Why do we teach German?
Why do we teach German?
October 2-8 is National German Week, and the AATG is raising awareness about the study of German and the need for more future German teachers! As stated on their website, “TEACH GERMAN Day is designed to recognize the important role that German teachers play in our schools and communities and encourage the next generation of German teachers.” As part of AATG’s “Teach German Day” initiative, we are sharing some personal reflections on our profession.
Here are some responses from faculty involved in the “Diversity, Decolonialization, and the German Curriculum” initiative:
I had a great high school German teacher who not only taught us vocabulary and grammar, but he also introduced us to “Seeräuber Jenny” from Dreigroschenoper and some truly weird stories by Peter Bichsel. I am grateful to Herr Suchomel for creating an immersion environment in the classroom, and for his passion as a teacher. After graduation, I was a high school exchange student at a Gymnasium in Schleswig-Holstein, and discovered first-hand that Germany is much more than Lederhosen and the Alps, but in fact that there are small fishing villages and sandy coasts. I had amazing Gastfamilien and made friends who I am still in touch with today. For me, the best part about being a German teacher is the fact that language classes open students up to new worlds and challenge some of their preexisting ideas about what is “normal” or taken for granted. I’m always learning with my students and from my students! I love teaching new texts and films and get excited to go to class to see what students will have to say about them. It’s a great profession that allows you to have friends all over the world, to keep exploring new cities and landscapes, to read different authors and genres, and to learn more about the complexities of what it means to be a German speaker in the world today. As college German professors, we rely so much on the amazing work done by German teachers in the schools. If you’re passionate about German and teaching, you will be a great German teacher!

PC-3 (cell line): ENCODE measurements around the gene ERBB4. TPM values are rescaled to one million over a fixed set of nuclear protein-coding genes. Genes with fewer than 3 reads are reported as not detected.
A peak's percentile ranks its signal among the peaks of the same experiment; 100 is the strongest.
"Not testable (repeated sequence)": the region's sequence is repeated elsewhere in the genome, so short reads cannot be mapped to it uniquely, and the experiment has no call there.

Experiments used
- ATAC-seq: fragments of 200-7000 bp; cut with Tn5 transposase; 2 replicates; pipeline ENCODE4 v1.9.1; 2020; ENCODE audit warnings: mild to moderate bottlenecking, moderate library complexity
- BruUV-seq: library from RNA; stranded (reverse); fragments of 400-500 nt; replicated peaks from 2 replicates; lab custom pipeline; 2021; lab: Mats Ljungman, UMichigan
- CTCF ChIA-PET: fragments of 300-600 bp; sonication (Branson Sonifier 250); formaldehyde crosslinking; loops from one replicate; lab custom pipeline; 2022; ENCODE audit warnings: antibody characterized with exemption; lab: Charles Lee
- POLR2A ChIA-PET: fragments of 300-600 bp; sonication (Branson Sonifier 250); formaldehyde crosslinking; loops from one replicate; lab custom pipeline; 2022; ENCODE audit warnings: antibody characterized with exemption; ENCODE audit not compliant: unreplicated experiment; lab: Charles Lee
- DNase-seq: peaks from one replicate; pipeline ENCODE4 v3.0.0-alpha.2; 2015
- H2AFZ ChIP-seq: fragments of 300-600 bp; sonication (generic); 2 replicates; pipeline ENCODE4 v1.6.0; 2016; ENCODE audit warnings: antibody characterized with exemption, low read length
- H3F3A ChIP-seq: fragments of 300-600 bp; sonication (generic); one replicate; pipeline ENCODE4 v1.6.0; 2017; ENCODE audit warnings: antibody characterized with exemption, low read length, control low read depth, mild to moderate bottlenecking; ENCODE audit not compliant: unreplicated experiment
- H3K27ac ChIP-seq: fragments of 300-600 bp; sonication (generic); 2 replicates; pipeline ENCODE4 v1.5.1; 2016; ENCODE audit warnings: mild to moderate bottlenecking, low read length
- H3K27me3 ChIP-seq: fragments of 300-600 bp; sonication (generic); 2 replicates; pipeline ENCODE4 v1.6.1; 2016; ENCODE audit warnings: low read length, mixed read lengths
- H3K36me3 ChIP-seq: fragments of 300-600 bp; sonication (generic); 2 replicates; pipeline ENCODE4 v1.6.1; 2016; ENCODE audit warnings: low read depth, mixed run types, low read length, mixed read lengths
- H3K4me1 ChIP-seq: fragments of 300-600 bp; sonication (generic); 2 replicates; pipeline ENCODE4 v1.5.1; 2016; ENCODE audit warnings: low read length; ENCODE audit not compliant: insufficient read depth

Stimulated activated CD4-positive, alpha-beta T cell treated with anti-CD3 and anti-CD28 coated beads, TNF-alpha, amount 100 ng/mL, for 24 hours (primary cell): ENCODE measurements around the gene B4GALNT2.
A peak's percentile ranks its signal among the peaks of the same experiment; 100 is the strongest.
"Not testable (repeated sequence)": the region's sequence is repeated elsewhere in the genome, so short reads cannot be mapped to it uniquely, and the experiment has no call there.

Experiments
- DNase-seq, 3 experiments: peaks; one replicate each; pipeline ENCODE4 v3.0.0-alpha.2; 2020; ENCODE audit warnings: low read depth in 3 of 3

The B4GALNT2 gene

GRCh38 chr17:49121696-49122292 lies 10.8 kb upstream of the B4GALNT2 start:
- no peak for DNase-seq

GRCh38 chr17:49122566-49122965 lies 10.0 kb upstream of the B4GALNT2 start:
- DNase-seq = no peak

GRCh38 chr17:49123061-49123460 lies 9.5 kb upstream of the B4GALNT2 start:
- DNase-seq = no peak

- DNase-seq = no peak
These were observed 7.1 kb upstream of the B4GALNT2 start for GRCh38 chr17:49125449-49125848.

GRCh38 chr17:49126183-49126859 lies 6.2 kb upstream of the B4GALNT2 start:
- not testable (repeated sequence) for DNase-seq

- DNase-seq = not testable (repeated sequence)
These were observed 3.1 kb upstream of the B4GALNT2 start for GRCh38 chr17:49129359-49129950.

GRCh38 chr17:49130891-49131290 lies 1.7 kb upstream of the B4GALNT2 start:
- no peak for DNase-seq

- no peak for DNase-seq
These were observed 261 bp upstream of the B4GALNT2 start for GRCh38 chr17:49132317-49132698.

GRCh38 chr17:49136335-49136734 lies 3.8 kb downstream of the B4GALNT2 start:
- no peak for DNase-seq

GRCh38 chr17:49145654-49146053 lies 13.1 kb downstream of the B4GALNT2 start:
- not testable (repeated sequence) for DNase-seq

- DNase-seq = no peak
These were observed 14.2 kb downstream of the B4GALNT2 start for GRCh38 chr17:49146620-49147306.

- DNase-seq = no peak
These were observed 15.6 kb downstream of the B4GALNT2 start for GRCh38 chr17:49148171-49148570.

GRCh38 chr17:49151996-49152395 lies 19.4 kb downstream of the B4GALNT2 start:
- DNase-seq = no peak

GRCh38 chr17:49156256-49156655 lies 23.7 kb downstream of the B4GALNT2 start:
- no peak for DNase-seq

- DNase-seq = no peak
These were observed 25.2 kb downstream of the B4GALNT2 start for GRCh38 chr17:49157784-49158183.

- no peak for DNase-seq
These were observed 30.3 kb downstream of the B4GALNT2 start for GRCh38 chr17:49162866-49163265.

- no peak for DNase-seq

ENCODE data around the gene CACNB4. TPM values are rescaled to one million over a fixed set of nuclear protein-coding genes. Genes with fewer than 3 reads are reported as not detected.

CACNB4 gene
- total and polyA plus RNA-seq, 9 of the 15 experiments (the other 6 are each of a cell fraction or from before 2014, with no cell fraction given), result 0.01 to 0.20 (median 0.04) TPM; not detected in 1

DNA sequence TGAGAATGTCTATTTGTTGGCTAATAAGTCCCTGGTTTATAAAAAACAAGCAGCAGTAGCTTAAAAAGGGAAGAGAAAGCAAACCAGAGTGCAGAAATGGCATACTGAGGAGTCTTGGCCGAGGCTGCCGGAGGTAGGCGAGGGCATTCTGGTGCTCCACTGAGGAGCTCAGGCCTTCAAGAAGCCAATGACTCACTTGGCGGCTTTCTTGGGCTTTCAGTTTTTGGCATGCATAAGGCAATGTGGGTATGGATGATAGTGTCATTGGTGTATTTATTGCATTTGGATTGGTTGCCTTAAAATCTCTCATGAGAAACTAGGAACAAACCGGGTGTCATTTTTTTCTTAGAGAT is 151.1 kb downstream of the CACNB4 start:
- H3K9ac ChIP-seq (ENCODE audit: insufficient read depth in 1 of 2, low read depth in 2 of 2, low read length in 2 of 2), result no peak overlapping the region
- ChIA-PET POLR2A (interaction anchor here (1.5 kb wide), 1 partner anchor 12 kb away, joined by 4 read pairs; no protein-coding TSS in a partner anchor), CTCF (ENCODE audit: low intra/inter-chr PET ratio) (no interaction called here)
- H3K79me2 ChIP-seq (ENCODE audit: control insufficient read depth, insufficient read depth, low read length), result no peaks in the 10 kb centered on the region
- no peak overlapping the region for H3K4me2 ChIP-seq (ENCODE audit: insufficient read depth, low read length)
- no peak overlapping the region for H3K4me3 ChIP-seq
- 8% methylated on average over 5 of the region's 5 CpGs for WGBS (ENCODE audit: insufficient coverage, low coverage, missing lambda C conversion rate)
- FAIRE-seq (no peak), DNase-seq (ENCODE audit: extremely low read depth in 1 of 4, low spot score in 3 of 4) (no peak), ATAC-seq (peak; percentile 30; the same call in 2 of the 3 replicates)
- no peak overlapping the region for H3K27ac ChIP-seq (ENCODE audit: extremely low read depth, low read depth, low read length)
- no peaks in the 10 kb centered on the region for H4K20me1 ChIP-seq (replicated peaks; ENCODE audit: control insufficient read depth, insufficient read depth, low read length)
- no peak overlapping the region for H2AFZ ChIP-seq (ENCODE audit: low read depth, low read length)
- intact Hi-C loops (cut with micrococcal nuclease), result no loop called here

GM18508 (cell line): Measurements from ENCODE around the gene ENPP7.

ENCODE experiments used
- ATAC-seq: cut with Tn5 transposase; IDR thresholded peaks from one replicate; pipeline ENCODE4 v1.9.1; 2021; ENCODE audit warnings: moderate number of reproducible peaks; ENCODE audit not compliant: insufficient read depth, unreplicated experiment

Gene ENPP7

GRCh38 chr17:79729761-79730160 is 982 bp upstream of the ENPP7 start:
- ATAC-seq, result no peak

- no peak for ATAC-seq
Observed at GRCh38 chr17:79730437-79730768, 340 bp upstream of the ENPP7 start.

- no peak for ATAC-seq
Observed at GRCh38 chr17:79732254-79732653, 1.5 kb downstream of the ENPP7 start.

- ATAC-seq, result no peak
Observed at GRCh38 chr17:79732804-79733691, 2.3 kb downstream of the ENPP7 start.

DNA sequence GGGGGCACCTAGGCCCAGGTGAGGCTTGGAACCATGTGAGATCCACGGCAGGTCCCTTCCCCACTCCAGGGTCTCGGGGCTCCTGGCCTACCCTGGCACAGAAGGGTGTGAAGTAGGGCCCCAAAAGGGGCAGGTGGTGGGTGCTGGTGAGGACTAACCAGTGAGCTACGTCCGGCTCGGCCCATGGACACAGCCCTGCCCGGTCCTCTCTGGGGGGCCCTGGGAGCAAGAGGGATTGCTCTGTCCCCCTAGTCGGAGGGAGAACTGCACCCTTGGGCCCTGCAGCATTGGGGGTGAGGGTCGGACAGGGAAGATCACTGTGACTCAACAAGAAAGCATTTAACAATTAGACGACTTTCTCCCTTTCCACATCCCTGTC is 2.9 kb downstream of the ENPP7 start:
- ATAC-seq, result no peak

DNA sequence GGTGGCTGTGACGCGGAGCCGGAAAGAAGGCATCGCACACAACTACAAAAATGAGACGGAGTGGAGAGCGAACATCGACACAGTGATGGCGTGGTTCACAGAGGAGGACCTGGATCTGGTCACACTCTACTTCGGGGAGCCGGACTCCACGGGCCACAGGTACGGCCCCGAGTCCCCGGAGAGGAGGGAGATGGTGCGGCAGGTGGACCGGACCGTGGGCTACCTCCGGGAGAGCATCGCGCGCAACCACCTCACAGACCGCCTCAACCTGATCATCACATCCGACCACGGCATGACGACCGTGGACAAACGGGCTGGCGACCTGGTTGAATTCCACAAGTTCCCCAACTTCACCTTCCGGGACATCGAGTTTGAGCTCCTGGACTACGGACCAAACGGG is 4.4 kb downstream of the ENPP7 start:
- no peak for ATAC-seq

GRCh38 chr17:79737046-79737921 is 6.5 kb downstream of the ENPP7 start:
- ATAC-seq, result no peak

-Kathryn Sederberg, Kalamazoo College
Teaching German to students in the U.S. made me look at my personal background in the East of Germany, my first language, and the culture around me when I grew up, in an entirely new light. There are moments when we discuss vocabulary terms only to realize that there are so many aspects and histories behind each word. This experience brings me joy because these conversations can lead to a chain of other beautiful and meaningful words. One thing that seems to stand out as a common goal for my students is being able to find other ways to convey what they want to say, even if they do not know the word. For the past few weeks, we have been covering the German elections in my conversational class. One of my students wrote in a reflection paper that she is not fond of discussing politics. She was unfamiliar with a lot of words and phrases that were being used in class and then had to look them up on her own. However, when her American friends were speaking about the election in the aftermath, she was able to give them more-in-depth information on the election process in Germany. I was so proud of her for being able to be an expert at this moment with her friends. It is amazing to see the students' growth over the course of one semester, barely fifteen weeks, where they are excited, tired, inspired, frustrated, and all struggle and succeed-- each in their own way. The uniqueness of each student surprises me over and over again.